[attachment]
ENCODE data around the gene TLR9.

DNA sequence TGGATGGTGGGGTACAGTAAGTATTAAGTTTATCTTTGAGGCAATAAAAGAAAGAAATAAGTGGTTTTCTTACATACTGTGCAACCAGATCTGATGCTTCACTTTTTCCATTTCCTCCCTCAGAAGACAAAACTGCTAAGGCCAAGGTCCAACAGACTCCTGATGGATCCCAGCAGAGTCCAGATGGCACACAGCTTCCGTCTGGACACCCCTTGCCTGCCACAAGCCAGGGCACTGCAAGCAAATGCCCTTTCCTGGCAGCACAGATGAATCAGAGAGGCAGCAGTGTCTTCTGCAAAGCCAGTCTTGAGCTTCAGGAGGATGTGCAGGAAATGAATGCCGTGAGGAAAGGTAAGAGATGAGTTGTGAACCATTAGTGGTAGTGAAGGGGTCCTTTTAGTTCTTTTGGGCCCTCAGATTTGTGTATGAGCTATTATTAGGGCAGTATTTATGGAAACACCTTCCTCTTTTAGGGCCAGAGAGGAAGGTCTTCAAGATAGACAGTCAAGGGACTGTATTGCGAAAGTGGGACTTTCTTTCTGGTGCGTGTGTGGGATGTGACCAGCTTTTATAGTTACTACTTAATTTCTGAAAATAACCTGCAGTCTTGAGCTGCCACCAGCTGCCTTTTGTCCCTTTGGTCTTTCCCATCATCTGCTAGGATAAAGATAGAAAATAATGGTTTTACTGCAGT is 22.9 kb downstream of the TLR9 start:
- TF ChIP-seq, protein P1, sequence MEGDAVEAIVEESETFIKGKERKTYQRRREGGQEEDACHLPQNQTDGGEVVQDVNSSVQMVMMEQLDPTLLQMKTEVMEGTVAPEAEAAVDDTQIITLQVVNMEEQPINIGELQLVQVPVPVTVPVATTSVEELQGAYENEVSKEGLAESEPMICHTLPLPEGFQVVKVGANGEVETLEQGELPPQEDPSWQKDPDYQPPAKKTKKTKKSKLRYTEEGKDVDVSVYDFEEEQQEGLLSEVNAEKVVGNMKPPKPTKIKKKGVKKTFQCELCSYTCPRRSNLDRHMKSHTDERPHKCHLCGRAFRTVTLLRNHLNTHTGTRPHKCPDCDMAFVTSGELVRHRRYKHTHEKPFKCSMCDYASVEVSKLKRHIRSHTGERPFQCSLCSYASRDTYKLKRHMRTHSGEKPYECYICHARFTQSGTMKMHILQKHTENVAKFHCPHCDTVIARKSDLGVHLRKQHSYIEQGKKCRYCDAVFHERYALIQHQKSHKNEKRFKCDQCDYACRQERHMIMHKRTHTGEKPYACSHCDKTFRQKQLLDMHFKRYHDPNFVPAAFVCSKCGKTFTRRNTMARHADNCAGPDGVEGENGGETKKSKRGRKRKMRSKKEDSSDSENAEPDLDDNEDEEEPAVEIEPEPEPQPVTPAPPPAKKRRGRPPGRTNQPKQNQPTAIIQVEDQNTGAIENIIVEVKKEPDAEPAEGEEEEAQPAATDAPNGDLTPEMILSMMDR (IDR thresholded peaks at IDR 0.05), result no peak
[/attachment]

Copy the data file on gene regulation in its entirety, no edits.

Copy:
ENCODE data around the gene TLR9.

DNA sequence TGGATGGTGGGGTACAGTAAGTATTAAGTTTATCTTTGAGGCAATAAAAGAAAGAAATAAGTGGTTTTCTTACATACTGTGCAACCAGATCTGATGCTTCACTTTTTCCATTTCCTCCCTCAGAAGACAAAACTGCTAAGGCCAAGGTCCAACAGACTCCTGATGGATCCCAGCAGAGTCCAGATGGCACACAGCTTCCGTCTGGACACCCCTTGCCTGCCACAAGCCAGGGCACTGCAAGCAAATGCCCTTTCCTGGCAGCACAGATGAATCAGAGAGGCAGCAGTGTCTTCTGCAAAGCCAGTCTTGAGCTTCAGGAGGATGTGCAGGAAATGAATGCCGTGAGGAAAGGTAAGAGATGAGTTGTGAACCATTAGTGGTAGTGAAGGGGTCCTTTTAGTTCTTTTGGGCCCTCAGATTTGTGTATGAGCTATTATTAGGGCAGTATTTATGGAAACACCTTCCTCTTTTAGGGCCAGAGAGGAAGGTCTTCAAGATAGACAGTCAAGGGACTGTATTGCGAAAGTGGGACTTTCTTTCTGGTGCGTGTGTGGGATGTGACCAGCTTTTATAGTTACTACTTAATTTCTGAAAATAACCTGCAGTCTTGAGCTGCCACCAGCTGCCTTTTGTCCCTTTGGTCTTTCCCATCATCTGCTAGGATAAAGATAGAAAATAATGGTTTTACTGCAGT is 22.9 kb downstream of the TLR9 start:
- TF ChIP-seq, protein P1, sequence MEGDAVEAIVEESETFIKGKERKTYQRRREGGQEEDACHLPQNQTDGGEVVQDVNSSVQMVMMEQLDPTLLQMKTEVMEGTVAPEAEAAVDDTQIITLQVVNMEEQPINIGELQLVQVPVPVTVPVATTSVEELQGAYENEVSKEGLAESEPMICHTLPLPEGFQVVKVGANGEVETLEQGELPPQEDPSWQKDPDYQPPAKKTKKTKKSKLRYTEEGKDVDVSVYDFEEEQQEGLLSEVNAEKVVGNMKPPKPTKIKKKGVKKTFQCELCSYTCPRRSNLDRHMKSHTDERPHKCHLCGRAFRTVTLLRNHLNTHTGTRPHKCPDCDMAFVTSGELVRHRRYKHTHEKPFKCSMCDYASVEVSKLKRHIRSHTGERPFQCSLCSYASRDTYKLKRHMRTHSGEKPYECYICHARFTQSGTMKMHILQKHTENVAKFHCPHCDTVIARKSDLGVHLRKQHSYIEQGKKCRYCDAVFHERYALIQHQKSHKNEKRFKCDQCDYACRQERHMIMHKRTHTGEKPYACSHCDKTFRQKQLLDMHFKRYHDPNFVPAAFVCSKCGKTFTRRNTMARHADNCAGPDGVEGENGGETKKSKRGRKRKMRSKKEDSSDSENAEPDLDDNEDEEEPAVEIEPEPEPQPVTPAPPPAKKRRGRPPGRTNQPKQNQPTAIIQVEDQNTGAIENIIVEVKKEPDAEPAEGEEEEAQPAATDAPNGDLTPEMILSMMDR (IDR thresholded peaks at IDR 0.05), result no peak